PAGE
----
State of Residency
Generally, a will is admitted to probate in the probate court for the state and county of residence of the decedent prior to her death. If the decedent owned property in two different counties within the same state, the will should only be probated in the county of her residence. In the event the property in the county of non-residence is to be sold, it may be necessary to file certified copies of the estate documentation or some type of notification document in the deed or real property records for that county. This will serve to perfect the record as to the disposition of the real estate in that county.
States of Dual Residency
If the decedent owned property in a different state and had established dual residency, the personal representative may have to file dual probate proceedings in both states. Even if the decedent’s state of residency is established in one state, ownership of additional property in another generally will require probate in both states. Filing a foreign will for probate is referred to as an ancillary probate. Different states may have different laws regarding methods of ancillary probate; therefore, it would be wise to consult a probate attorney in the non-resident state for assistance.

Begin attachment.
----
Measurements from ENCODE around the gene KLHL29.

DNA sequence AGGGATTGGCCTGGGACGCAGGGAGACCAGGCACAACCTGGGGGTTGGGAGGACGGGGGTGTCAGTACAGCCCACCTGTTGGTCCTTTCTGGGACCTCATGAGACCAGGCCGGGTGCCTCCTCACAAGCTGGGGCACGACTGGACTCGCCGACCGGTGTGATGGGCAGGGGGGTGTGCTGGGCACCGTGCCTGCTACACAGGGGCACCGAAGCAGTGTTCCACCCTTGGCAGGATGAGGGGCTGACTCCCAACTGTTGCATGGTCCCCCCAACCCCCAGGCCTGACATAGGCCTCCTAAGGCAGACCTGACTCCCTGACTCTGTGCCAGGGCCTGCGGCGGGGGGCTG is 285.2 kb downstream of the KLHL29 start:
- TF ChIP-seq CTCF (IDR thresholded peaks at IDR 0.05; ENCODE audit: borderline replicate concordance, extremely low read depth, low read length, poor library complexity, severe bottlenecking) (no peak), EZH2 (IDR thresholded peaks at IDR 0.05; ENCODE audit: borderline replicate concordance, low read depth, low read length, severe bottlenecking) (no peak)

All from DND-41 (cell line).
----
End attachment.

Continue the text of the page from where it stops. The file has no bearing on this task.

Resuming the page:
County of Domicile
The decedent may have resided with a relative or in an assisted living facility. Any probate of her will should take place in the state and county where she lived prior to her death. The amount and types of assets she owned will determine whether or not a will should be probated at all. If all of her assets were in the form of personal items with no ownership titles attached, no probate may be necessary. If, however, she died owning a vehicle or other types of property requiring legal transfer, probate or at least the filing of a small estates affidavit with the probate court may be necessary to transfer title of those assets.
County Probate Court
Regardless of the location of the decedent’s home, wills in most states are probated in the county probate courts. Some states vary, however. In Alabama if estate matters become complicated or if there is infighting among the heirs or devisees under the will, the estate may be moved to the state circuit court upon request to complete the probate process. Other states, such as Virginia, may not have probate courts, so estates are handled by the state circuit courts.